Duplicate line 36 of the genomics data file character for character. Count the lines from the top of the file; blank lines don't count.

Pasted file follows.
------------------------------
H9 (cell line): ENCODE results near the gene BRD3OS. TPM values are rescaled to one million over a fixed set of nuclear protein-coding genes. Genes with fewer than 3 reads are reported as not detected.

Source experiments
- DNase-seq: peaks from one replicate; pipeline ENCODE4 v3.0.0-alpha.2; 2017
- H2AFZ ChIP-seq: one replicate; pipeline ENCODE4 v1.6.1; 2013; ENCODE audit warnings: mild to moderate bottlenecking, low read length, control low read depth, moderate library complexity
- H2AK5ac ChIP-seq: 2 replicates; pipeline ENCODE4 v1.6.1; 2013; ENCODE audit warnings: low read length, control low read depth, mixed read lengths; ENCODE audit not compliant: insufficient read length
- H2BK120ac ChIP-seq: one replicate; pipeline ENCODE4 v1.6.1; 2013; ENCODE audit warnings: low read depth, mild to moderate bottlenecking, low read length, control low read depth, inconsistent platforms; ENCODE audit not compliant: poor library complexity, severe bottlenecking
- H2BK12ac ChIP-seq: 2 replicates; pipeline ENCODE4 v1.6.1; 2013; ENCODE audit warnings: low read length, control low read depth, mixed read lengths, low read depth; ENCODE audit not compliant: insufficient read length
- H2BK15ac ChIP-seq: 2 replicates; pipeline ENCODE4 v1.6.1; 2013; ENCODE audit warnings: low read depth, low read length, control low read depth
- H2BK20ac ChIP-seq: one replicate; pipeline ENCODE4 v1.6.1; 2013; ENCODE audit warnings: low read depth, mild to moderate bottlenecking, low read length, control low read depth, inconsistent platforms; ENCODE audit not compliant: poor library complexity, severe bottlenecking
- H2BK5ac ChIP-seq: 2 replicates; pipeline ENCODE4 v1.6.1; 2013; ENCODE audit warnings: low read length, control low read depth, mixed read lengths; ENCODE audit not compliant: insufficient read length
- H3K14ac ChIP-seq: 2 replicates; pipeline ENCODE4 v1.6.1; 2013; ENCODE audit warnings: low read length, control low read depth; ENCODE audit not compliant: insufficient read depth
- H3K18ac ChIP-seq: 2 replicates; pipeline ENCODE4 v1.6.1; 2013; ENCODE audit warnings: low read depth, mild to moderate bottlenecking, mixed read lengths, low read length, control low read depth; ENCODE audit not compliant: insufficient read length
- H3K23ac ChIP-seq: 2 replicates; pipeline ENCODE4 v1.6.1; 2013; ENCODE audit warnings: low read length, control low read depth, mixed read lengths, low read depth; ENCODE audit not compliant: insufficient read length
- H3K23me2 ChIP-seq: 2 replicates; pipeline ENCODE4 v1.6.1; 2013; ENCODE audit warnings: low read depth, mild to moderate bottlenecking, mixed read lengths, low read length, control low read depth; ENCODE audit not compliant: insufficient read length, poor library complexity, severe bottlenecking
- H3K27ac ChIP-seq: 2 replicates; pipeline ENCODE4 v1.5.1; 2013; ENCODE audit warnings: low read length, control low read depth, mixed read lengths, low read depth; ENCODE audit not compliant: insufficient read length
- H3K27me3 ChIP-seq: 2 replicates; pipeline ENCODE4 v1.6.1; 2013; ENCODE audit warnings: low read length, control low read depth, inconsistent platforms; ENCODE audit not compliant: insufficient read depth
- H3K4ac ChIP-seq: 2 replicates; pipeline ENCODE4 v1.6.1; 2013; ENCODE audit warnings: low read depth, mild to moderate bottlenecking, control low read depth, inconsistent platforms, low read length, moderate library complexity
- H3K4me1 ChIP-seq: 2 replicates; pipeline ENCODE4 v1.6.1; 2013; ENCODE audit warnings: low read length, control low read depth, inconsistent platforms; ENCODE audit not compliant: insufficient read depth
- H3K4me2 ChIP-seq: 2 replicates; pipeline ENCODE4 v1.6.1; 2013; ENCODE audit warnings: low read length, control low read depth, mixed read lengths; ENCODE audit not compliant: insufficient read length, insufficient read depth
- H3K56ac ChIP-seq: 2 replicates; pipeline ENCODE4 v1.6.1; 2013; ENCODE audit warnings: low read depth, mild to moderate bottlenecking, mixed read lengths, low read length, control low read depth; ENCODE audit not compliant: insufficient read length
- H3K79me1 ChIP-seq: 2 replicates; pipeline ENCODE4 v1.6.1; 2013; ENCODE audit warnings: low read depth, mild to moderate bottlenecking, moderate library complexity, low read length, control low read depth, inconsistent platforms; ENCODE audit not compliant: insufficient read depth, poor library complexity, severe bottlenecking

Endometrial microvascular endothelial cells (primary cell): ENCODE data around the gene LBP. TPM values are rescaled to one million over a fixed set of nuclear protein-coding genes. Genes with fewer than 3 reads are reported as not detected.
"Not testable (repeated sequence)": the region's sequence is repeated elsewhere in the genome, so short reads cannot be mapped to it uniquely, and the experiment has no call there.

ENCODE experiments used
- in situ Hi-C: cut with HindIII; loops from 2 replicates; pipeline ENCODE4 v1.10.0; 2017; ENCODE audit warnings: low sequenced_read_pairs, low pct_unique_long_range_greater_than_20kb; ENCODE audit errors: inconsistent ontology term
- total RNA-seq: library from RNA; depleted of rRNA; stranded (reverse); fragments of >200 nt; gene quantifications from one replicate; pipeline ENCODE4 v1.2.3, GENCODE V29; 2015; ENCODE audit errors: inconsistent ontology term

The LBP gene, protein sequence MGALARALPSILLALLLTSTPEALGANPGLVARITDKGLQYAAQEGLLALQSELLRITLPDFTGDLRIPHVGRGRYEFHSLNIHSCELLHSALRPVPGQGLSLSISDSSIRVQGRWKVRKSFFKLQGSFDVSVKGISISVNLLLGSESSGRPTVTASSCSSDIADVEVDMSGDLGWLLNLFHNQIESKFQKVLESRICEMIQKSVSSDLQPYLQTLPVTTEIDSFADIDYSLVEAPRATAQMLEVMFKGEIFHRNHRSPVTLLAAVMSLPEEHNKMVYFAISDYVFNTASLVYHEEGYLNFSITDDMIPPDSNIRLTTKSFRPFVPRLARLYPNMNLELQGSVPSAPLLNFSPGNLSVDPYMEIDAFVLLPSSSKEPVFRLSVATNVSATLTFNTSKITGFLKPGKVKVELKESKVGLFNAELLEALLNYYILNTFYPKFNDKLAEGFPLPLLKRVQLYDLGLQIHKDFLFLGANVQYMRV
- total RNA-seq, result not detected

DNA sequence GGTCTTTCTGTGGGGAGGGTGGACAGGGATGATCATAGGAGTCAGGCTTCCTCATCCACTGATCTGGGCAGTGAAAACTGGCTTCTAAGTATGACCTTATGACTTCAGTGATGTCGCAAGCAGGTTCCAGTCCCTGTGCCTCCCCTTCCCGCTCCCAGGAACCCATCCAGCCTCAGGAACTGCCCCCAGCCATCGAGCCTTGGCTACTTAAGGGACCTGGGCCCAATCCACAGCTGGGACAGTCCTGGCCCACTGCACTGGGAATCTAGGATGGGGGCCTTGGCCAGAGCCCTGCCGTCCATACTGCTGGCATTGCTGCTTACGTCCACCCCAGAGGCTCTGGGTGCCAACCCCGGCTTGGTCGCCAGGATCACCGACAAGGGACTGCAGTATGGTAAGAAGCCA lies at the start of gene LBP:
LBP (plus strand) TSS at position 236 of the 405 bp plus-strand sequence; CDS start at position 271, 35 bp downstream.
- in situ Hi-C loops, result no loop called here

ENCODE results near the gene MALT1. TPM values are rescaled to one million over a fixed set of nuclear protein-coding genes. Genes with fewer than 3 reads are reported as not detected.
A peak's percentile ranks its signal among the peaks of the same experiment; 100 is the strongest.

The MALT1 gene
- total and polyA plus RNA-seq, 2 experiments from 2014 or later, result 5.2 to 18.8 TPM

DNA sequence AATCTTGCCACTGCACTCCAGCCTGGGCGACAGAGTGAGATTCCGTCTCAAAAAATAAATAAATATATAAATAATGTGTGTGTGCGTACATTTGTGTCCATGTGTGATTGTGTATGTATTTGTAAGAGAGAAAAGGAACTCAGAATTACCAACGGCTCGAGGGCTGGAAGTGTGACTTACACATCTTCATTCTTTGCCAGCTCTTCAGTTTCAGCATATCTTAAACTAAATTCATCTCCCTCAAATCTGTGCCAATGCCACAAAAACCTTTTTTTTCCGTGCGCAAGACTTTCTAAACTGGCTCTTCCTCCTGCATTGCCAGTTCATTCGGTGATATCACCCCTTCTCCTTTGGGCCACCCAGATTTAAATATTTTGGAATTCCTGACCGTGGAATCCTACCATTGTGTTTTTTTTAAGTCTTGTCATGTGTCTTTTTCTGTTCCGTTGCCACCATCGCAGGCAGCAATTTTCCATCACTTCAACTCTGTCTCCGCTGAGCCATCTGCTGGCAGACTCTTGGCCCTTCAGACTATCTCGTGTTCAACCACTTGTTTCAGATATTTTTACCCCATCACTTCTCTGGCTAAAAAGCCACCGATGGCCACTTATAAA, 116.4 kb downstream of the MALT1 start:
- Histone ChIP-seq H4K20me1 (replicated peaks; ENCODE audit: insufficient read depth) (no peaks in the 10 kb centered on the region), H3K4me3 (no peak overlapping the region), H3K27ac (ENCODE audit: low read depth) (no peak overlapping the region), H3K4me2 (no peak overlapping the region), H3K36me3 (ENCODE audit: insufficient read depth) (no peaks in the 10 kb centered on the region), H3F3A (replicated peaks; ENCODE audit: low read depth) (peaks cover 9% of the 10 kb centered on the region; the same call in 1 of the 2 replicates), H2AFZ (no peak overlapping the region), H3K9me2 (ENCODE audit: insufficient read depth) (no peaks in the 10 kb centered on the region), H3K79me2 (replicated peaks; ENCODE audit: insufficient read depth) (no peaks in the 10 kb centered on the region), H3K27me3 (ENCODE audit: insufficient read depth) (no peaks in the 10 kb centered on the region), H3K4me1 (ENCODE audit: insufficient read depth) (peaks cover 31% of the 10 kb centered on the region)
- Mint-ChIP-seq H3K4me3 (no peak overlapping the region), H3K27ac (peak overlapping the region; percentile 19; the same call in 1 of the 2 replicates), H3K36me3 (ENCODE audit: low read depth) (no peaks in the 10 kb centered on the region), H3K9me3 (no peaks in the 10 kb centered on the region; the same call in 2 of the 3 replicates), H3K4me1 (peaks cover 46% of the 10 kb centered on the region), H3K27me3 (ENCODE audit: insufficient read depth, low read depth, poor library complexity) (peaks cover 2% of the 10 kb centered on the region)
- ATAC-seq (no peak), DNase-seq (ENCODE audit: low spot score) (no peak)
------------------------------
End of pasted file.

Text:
DNA sequence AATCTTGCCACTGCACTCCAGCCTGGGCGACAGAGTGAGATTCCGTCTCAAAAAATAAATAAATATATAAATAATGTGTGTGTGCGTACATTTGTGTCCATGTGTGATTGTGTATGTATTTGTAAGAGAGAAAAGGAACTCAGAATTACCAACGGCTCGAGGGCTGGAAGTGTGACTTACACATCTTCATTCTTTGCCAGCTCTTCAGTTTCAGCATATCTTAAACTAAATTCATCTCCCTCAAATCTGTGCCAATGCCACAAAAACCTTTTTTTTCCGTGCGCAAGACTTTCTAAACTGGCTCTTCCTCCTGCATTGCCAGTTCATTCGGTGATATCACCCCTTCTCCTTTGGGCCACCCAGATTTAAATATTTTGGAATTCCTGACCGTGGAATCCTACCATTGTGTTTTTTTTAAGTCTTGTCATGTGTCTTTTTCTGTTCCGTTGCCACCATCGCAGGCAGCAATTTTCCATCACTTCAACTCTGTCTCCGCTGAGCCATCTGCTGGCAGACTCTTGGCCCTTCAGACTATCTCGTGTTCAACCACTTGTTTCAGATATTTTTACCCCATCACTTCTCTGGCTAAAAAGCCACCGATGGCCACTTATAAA, 116.4 kb downstream of the MALT1 start: